This formula forms the basis of the Three Tiered Typology:
Tier One: Incrementalist Numeration
Numerator indicators focus on actual impacts, including absolute indicators, as well as relative or intensity indicators that are non-normative, and therefore incrementalist by definition.
Tier Two: Contextualized Denomination
Denominator indicators contextualize actual impacts against normative impacts. Also known as “Context-Based” indicators, denominator indicators take into account sustainability thresholds in ecological, social, and economic systems, as well as allocations of those thresholds to organizations and other entities.
Tier Three: Activating Transformation
Transformative indicators add the element of implementation and policy to normative denominator indicators to instantiate change within complex adaptive systems.
UNRISD Sustainable Development Performance Indicators Project can you find here.
UNRISD convened a Conference in June 2019 in Geneva gathering diverse experts to explore the question encapsulated in the Conference Title: Measuring and Reporting Sustainability Performance: Are Corporations and SSE Organizations Meeting the SDG Challenge? The Program included a keynote by Global Reporting Initiative Co-Founder (and r3.0 Ambassador) Allen White that referenced the concepts covered in the r3.0 report (see the Conference Twitter feed at #Reporting4Sustainability for a detailed narrative of the Conference as it unfolded). r3.0 Senior Director Bill Baue presented on the Three-Tiered Typology — his deck included a long appendix that includes many of the issues covered in the first report, which is due out in Fall 2019. He is now writing a second report proposing specific Tier Two Indicators based on the Tier One Indicators introduced in a recent UNCTAD report.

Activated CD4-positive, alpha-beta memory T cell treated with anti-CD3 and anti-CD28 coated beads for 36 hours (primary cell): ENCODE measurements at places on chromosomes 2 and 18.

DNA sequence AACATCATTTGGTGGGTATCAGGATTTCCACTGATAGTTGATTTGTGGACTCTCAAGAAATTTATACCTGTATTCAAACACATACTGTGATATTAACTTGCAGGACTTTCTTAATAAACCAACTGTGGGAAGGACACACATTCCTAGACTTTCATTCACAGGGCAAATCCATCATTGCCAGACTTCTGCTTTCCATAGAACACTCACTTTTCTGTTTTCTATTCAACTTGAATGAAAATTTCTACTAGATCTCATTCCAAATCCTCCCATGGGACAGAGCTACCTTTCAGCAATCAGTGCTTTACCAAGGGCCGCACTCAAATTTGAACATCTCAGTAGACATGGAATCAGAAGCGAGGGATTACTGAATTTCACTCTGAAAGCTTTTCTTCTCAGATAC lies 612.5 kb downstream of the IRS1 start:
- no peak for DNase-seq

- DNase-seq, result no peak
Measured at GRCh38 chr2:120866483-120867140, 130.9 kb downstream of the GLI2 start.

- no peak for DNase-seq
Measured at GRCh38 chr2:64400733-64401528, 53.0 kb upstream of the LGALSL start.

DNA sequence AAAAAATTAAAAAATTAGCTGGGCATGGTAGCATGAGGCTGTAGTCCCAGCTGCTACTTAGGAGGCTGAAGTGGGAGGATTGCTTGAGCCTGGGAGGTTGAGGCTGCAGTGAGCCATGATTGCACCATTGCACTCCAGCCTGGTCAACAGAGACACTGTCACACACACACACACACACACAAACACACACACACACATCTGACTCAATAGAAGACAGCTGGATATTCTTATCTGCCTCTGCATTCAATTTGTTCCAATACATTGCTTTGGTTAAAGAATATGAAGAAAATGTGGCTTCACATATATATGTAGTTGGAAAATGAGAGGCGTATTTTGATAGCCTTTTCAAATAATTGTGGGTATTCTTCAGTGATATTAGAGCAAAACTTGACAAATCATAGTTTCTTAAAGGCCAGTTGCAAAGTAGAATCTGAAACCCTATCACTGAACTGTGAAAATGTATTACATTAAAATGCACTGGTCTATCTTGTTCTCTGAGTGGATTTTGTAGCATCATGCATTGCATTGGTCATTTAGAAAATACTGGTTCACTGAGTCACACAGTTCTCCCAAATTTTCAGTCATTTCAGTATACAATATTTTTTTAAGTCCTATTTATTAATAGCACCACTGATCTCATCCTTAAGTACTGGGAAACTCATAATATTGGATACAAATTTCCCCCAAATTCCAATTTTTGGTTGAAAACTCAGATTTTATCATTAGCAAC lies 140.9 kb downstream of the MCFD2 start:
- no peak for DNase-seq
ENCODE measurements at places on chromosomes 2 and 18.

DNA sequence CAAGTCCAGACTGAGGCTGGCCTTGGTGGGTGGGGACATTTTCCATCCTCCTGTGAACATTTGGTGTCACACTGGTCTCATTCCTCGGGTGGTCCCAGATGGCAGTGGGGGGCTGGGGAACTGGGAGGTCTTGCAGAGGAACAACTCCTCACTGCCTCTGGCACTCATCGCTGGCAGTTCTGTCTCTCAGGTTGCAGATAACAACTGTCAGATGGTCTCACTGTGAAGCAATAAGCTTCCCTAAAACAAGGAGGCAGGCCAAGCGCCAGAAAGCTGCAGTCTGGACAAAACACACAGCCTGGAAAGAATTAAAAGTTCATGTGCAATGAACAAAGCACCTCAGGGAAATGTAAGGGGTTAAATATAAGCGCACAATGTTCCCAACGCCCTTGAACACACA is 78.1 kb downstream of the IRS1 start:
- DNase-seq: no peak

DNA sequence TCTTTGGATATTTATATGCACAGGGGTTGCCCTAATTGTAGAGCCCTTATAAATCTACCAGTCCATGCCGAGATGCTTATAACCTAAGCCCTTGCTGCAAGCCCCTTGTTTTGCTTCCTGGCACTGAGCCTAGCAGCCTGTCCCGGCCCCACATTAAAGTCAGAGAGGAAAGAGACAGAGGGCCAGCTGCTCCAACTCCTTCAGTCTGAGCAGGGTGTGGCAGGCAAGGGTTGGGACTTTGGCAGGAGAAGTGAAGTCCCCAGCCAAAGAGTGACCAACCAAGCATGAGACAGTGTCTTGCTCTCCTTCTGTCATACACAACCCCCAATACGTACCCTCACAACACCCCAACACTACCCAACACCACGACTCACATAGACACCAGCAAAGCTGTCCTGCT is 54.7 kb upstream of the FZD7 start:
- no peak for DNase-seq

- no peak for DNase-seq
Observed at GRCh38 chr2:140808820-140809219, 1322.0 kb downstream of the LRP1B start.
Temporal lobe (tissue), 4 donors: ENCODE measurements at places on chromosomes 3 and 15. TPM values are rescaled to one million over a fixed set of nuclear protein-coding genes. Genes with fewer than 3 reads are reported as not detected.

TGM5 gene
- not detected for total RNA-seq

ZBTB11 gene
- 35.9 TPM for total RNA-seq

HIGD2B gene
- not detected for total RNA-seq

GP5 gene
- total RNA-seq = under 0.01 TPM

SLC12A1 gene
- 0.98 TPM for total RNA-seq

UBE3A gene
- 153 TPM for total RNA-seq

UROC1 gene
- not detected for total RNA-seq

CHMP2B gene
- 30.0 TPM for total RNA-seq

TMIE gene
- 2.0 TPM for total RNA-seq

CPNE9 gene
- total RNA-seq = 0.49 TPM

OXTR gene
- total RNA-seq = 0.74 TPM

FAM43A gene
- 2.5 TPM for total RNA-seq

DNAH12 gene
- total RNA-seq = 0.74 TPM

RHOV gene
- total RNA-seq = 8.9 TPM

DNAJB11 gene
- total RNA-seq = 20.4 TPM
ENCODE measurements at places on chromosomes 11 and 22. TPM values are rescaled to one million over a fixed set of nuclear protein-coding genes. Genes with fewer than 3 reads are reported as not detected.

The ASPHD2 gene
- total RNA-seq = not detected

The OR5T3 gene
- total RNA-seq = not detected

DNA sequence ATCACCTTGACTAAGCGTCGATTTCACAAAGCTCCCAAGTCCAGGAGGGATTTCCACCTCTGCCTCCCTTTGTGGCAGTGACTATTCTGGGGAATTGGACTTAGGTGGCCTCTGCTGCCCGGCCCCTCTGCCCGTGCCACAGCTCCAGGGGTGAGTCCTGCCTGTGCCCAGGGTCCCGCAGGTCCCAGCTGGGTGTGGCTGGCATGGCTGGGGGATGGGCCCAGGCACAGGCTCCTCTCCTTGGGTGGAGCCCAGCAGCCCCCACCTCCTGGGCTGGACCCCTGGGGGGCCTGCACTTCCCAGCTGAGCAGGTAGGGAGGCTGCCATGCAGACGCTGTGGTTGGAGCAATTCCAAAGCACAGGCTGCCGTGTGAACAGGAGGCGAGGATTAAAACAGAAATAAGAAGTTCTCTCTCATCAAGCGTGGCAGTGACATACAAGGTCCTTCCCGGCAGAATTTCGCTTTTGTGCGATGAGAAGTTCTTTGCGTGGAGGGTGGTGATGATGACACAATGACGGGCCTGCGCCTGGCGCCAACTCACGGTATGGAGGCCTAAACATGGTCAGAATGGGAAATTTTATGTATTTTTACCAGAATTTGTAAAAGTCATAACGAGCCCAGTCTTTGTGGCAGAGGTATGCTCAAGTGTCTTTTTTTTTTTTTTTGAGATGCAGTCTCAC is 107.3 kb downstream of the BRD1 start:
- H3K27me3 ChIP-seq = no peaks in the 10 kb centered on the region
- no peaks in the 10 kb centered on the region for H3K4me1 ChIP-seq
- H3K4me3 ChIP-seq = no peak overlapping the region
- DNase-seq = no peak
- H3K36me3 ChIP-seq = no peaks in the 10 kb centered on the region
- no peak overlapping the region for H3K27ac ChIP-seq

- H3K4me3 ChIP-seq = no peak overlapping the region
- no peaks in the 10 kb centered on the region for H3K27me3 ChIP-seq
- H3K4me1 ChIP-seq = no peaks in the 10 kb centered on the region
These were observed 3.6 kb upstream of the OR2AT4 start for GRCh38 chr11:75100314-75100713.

Conference Twitter Feed: #Reporting4Sustainability